Using perks to attract and retain staff in Romania

Romania is experiencing another phase of emigration, so employers are considering how to best use perks to their advantage in a culture with a reliance on state-provided care, says Victoria Furness

It is estimated that two million workers have left Romania to live abroad over the last few years, and the country’s accession to the EU in January 2007 has only made their passage easier. Emigration is not a new problem for employers in the country – after the fall of the Romania Communist regime in 1989, there was a mass exodus of Germans, Hungarians and Israelis – but with unemployment low at 4.5%, recruiting and retaining staff has become a more pressing concern.

The immediate impact so far has been on salaries, which have risen across the board. In April, net nominal average earnings were up 22.4% on the previous year. Some employers are also looking at improving their employee benefits package to attract staff. This is particularly apparent among local employers in competitive industries, such as IT, and multi-national firms.†

Healthcare subscriptions
Personal accident and life insurance are popular benefits with employers, but take-up of health insurance has been limited to date. Although contributions by employers and employees are tax-free up to a limit of €200 a year, many organisations aren’t offering the benefit to staff, claims Anca Dolete, manager of the corporate client department at Marsh in Romania, because “there aren’t many insurers with good packages and the medical infrastructure is a problem”.

Instead, many employers prefer to offer annual subscriptions to private medical centres. Such subscriptions typically include a free GP check-up and an appointment with a specialist, but not surgery or treatment. There are no tax benefits available for employers that offer this perk, but it’s a popular benefit with staff because, as Ana Maria Miron, head of the tax department at Romanian law firm Nestor Nestor Diculescu Kingston Petersen, points out, “our national health system does not function as well as it should”.

Another popular benefit is meal tickets. Karina Rosu, chief executive of Aon’s Romanian office, says: “This perk has a special tax regime and is tax deductible for employer and employee.”

Senior managers tend to receive a company car from their employer as well, which is again treated as a benefit in kind by the tax authorities.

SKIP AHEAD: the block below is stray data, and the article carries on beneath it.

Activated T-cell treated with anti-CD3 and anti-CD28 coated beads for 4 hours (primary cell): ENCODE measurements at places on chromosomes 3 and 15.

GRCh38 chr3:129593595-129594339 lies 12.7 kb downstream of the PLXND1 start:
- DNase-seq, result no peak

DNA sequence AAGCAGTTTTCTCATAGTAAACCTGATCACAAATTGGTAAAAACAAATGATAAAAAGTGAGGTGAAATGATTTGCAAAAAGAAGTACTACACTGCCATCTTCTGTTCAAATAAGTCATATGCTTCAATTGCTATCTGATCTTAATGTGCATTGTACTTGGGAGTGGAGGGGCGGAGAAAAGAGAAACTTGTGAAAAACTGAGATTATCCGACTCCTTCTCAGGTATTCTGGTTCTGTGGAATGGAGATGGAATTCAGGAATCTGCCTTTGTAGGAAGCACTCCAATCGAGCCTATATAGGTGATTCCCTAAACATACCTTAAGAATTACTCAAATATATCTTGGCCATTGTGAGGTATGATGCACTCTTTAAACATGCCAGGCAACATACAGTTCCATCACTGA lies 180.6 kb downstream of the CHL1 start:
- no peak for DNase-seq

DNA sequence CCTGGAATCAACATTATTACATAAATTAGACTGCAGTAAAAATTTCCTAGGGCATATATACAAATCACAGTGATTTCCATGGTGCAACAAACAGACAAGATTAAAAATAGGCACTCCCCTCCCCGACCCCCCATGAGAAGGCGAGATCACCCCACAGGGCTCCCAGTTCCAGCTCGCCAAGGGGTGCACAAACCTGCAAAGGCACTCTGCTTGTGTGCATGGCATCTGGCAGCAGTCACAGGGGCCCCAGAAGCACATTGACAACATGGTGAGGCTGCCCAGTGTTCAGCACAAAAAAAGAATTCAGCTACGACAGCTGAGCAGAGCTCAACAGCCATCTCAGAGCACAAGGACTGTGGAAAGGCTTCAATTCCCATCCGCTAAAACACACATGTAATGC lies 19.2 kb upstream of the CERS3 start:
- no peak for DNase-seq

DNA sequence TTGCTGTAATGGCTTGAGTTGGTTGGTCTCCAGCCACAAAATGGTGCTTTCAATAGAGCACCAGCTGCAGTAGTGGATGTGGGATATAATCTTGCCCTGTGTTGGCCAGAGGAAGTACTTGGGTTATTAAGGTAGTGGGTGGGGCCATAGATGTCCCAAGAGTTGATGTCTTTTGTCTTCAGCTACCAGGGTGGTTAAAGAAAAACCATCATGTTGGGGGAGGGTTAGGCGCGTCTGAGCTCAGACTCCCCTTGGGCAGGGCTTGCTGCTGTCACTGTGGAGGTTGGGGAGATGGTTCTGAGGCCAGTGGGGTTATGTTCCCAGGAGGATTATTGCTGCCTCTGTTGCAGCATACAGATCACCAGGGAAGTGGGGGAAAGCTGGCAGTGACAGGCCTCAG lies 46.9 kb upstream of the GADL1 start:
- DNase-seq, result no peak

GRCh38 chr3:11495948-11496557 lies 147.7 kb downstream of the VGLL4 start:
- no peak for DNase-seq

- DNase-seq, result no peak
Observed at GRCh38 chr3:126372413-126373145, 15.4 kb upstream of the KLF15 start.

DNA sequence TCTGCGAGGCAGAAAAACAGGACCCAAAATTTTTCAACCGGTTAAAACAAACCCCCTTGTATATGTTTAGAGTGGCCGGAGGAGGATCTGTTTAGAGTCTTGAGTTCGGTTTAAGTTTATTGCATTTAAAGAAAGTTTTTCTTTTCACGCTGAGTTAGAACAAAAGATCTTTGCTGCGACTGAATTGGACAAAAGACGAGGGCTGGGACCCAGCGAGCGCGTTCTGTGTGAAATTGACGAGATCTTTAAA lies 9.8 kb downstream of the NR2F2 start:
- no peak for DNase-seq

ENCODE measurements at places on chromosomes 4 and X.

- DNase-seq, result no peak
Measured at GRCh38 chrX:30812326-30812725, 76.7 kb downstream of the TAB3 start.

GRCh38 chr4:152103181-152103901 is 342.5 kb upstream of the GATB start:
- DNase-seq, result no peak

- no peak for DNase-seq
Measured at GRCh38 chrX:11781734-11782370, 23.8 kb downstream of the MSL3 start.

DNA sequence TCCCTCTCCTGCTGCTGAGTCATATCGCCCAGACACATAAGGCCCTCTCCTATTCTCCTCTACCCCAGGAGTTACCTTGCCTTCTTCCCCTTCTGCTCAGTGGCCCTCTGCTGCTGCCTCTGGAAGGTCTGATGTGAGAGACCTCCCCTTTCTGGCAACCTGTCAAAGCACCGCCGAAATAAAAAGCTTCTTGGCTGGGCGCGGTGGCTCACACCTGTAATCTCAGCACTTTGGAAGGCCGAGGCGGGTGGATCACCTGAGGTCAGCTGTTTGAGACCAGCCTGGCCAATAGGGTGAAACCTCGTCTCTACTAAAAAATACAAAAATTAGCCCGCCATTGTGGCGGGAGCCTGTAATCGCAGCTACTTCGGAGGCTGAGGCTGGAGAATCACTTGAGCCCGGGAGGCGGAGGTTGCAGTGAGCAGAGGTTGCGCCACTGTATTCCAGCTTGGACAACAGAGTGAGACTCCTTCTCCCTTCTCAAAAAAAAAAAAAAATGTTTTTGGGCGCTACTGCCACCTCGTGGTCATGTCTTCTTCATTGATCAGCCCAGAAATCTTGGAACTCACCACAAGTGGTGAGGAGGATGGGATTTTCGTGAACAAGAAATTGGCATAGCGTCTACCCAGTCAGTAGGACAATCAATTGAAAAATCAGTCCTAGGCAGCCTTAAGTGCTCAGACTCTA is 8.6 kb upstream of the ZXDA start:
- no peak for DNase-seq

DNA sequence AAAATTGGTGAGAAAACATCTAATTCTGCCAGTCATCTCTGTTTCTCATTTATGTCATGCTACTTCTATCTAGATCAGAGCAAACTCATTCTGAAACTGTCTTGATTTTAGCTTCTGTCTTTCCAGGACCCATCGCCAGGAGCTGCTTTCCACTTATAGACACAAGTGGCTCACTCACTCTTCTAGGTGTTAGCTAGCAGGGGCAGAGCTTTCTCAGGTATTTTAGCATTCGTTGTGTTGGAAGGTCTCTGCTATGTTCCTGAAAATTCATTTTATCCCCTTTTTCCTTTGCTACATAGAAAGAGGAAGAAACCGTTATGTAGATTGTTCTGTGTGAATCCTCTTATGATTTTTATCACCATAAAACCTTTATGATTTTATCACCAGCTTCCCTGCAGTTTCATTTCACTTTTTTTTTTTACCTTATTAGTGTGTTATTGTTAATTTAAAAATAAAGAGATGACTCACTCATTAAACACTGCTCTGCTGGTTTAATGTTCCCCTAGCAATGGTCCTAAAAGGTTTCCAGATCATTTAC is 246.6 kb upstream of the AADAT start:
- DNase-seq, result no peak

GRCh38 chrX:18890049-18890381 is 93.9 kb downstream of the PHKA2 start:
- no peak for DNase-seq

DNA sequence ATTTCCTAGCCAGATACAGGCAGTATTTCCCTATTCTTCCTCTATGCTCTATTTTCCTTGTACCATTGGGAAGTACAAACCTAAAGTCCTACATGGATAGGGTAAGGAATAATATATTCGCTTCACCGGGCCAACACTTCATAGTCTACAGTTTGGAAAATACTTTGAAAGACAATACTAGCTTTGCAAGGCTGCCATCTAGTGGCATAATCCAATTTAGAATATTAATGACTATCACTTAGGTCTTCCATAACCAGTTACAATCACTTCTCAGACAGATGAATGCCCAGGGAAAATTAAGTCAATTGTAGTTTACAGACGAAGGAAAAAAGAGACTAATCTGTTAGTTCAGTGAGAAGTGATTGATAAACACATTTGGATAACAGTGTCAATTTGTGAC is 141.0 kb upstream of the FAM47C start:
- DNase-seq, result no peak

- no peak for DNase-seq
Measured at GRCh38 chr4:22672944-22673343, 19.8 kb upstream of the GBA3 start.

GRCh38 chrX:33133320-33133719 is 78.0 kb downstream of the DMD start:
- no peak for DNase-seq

One area of benefits where Romania lags behind, however, is in the provision of company pensions. Paul Kelly, a senior consultant at Towers Perrin, says: “These are not yet prevalent in Romania, with maybe only 20% of firms looking to put something in place.”

Until now, Romanian citizens have relied solely on the state pension to fund their retirement, paid for through their monthly salary. But in the future, employees will also have to contribute to a second private pension fund.†

Pensions development
Employees will be able to choose which private institution they want to run the fund. Employees can also pay into a voluntary private pension fund. These are optional pension schemes offered by companies to their employees and run by private institutions. However, only a few pension funds have been set up so far and some conditions may limit take-up. According to Ionel Cantaragiu, general manager for insurance broker MAI in Romania, there is a limit of 15% of gross salary that can be contributed to the fund and, as in the case of private medical insurance, any payments from employers and employees are only tax deductible up to a maximum of €200 a year.

This may well change over the next few years, especially as Romania’s private pension market is only in its infancy. Many benefits consultants also hope to see the introduction of flexible benefits schemes as well as a more comprehensive benefits package. Luminita Dima, head of the employment department at Nestor Nestor Diculescu Kingston Petersen, says: “Taking into account the migration of the labour force, employers will be forced to offer richer salary and benefits packages.”

At the same time, it is thought that many workers who have left Romania will return after a few years, so employers would be wise to consider now how they can use the benefits package to persuade existing employees to stay, while attracting erstwhile citizens to return home .

If you read nothing else read this…

  • Emigration is rising faster than immigration in Romania, however, unemployment remains low at 4.5%.
  • Private pension plans are a new concept in Romania and are expected to be a future area of growth.
  • Subscriptions to private medical care that typically includes a free GP check-up are a more desirable perk than healthcare insurance.
  • Meal tickets are a popular benefit that is tax deductible for both employers and staff.